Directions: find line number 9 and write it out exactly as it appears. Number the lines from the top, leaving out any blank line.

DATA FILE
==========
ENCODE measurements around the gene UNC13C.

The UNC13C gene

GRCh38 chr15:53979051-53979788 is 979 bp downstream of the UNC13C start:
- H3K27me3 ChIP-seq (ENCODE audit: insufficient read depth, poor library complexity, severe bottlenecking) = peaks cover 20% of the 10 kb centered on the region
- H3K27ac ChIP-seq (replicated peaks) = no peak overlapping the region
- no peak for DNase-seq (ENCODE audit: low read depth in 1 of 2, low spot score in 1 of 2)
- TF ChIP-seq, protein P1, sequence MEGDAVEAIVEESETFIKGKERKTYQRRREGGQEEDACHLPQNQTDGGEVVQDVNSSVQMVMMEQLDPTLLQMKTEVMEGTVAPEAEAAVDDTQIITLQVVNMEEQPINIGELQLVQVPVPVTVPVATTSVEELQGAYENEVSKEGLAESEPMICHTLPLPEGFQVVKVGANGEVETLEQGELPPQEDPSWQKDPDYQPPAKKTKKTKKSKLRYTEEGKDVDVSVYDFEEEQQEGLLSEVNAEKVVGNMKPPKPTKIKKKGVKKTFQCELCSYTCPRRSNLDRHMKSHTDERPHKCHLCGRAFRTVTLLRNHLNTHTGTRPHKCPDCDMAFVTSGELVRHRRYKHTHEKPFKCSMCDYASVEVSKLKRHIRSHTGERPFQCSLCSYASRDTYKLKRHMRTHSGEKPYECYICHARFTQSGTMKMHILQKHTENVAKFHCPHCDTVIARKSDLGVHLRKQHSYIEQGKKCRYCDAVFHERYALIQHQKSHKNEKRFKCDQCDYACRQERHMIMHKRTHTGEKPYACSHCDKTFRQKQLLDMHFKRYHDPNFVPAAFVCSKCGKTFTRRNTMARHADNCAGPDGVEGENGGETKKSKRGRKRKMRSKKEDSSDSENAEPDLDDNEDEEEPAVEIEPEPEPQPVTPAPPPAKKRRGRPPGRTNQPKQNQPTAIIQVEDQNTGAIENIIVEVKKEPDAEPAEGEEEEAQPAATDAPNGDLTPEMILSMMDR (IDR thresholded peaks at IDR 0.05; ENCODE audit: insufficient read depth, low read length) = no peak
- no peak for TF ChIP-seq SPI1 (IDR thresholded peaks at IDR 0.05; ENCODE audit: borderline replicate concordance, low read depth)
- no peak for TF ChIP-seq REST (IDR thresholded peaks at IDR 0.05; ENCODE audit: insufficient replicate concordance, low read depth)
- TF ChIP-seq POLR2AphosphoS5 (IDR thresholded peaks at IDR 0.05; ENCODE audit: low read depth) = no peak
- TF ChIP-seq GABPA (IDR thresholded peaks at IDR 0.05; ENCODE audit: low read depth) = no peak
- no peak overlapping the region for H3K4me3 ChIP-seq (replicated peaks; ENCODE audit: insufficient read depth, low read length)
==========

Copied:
- no peak for TF ChIP-seq REST (IDR thresholded peaks at IDR 0.05; ENCODE audit: insufficient replicate concordance, low read depth)